The Mystery of Devil's Kettle FallsNovember 24 2015
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Name: David Lang
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It's a race to confirm the new theory!
"Beyond Grand Marais, the Brule River splits at the Devil’s Kettle waterfall. Half of it tumbles down and continues on its way. The rest pours into a dark deep hole in the hill ... and disappears.
For years, people have tried to figure out where that water goes. Logs and Ping-Pong balls tossed into the churning cauldron seemed to simply vanish, fueling speculation that the lost branch of the river might flow for miles underground, carrying bobbing debris down to the distant shores of Lake Superior or off to some underground cavern.
Now, finally, a researcher from the Minnesota Department of Natural Resources (DNR) thinks he’s cracked the riddle of Devil’s Kettle.
“It’s a beautiful optical illusion,” said DNR mapping hydrologist Jeff Green, who first marveled at the wandering waterway during a family trip to Judge C.R. Magney State Park years ago.
The disappearing half of the river, it turns out, reappears pretty quickly downstream."
"What happened with this expedition?"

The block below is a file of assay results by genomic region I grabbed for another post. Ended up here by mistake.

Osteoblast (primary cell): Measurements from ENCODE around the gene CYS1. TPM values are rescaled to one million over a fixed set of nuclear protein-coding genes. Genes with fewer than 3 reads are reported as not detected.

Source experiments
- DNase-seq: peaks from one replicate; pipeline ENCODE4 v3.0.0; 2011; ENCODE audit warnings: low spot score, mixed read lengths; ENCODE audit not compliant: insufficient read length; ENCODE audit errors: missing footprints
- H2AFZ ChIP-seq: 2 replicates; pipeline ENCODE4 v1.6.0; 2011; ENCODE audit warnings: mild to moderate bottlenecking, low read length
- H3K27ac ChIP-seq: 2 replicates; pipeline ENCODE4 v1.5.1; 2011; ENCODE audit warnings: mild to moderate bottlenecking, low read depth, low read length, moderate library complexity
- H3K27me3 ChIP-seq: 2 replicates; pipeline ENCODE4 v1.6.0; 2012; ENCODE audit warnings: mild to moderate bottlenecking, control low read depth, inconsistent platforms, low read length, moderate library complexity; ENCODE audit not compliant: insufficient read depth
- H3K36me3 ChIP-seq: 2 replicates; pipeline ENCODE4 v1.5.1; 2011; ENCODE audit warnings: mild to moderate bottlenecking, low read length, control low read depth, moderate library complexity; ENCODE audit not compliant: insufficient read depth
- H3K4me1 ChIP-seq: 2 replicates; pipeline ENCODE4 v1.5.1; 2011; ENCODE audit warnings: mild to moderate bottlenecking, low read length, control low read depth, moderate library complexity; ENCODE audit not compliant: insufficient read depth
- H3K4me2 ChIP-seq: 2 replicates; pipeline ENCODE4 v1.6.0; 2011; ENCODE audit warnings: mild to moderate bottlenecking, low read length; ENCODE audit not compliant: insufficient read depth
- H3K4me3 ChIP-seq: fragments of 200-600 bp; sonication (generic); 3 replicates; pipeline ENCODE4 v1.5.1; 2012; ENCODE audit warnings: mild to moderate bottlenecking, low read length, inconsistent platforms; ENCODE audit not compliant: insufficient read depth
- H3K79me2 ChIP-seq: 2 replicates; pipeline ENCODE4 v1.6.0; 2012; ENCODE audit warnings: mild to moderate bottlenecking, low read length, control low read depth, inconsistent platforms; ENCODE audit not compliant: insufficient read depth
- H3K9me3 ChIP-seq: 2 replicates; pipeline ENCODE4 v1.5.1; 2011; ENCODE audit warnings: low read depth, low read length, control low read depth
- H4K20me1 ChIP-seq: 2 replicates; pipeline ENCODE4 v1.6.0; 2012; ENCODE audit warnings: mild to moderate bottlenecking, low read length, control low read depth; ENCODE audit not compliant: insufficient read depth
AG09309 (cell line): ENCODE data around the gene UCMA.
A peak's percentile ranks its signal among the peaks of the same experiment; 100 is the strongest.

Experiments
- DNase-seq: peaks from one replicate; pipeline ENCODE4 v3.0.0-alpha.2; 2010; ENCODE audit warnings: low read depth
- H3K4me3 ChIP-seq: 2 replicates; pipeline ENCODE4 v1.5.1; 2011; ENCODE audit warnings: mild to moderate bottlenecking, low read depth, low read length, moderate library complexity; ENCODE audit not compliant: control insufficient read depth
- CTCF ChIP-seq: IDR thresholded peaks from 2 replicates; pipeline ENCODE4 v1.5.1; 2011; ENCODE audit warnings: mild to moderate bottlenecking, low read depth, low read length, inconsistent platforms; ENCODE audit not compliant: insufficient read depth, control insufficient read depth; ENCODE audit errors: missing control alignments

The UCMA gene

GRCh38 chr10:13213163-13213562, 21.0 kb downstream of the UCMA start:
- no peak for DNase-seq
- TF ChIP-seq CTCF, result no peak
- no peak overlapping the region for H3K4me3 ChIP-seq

A number of people have asked me that recently. Quick answer: we missed the weather window last year.
But we're still going! The goal now is to take one of the new OpenROV Tridents later this fall. It will be more robust and better able to deal with the conditions. Also, much easier to hike with.
Eric Stackpole always tells me:
"If the job is Dirty, Dangerous, Dull or Distant, then it's better to send a robot."
This expedition, searching for an answer to the mystery of Devil's Kettle Falls, is of the dangerous - and maybe just flat out impossible - variety. The picture and video explain more than I could write. Basically, no one knows where the water is going on the second waterfall. Not hikers. Not geologists. No one has been able to figure this out.
We're going to send in an OpenROV. Because it's back-packable (and relatively inexpensive), we're going to hike in and drop the robot down the second hole. We'll see how far we can explore and where all of this water is going.
You can read more about it here: bit.ly/1M0U8OE
The plan is to do this in November, but is very weather dependent. It may have to wait until next summer. Also, it's pending approval from the authorities.